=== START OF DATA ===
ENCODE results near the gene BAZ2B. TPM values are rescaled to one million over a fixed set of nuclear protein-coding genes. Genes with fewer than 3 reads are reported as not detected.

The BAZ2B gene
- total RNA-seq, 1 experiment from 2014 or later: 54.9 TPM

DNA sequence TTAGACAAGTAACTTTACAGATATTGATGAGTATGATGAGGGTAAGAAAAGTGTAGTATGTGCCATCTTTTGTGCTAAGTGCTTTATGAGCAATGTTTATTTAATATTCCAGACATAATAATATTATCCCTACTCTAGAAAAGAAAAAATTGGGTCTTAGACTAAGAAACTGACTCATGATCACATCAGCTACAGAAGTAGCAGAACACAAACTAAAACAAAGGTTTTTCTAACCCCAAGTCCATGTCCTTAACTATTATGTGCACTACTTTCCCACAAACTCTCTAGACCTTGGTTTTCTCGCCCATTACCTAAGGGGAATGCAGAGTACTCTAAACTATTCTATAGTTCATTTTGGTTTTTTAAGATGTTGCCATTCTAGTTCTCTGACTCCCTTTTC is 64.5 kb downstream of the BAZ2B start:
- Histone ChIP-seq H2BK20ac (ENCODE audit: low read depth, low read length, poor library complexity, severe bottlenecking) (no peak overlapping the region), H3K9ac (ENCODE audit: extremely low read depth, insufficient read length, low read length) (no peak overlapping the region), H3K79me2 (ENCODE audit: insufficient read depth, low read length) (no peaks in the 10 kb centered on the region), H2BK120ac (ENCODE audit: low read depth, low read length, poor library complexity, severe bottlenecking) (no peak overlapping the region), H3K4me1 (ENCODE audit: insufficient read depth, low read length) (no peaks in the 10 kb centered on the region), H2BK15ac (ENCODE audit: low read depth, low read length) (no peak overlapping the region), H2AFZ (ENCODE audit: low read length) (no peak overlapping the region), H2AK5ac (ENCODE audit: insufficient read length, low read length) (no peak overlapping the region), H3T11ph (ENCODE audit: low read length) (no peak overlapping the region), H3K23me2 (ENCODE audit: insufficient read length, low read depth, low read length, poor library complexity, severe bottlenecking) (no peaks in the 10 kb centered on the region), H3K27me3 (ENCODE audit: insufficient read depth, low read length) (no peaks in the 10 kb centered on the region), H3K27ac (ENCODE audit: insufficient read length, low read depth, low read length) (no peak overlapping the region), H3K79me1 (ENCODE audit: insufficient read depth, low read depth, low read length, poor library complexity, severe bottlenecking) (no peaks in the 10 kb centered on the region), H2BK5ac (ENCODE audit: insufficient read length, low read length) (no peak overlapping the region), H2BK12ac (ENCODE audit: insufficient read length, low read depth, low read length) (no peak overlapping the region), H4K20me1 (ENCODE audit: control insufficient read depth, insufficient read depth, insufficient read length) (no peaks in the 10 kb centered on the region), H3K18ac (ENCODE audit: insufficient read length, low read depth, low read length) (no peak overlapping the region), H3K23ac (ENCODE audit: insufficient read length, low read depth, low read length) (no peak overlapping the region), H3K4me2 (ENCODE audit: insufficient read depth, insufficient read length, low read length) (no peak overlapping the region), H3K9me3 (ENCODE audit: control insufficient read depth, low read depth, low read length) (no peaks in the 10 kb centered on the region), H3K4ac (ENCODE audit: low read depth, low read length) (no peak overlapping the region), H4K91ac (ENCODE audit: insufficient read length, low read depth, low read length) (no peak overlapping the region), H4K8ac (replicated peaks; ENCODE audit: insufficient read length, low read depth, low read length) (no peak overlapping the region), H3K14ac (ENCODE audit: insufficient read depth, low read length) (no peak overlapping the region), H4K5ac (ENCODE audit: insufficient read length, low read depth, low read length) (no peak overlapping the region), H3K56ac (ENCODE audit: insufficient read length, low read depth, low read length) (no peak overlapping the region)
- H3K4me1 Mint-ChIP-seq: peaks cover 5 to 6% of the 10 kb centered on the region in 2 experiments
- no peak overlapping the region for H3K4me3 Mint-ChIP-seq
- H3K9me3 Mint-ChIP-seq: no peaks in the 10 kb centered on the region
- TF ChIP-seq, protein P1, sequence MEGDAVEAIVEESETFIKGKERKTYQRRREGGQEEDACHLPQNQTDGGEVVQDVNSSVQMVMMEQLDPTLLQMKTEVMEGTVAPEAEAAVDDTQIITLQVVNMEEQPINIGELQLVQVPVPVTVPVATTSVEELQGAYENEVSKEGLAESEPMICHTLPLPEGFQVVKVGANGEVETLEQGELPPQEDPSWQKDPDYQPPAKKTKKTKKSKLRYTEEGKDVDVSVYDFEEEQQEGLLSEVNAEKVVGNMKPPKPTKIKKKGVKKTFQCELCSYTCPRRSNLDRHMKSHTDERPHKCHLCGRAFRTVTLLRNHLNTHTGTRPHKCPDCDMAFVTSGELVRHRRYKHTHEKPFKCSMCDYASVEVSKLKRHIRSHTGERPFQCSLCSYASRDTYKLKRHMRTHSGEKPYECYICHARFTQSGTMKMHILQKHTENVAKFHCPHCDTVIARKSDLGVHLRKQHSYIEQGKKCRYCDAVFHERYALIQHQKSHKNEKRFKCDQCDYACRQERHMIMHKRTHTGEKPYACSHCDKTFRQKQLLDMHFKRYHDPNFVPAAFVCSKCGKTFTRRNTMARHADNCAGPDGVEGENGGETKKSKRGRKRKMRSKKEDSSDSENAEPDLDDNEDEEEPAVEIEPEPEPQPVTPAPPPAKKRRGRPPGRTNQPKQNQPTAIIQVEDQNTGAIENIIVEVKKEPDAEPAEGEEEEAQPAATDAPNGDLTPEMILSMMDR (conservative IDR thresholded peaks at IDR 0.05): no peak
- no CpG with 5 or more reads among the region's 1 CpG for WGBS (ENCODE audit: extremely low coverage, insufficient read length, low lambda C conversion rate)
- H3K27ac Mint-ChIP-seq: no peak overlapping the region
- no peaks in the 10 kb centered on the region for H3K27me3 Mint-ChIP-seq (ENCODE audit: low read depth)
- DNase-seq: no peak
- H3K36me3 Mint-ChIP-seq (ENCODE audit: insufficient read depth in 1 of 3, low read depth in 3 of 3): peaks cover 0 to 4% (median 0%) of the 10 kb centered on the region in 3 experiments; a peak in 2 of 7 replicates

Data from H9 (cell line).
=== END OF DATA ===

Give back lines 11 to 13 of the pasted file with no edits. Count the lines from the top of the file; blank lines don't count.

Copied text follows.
- H3K27ac Mint-ChIP-seq: no peak overlapping the region
- no peaks in the 10 kb centered on the region for H3K27me3 Mint-ChIP-seq (ENCODE audit: low read depth)
- DNase-seq: no peak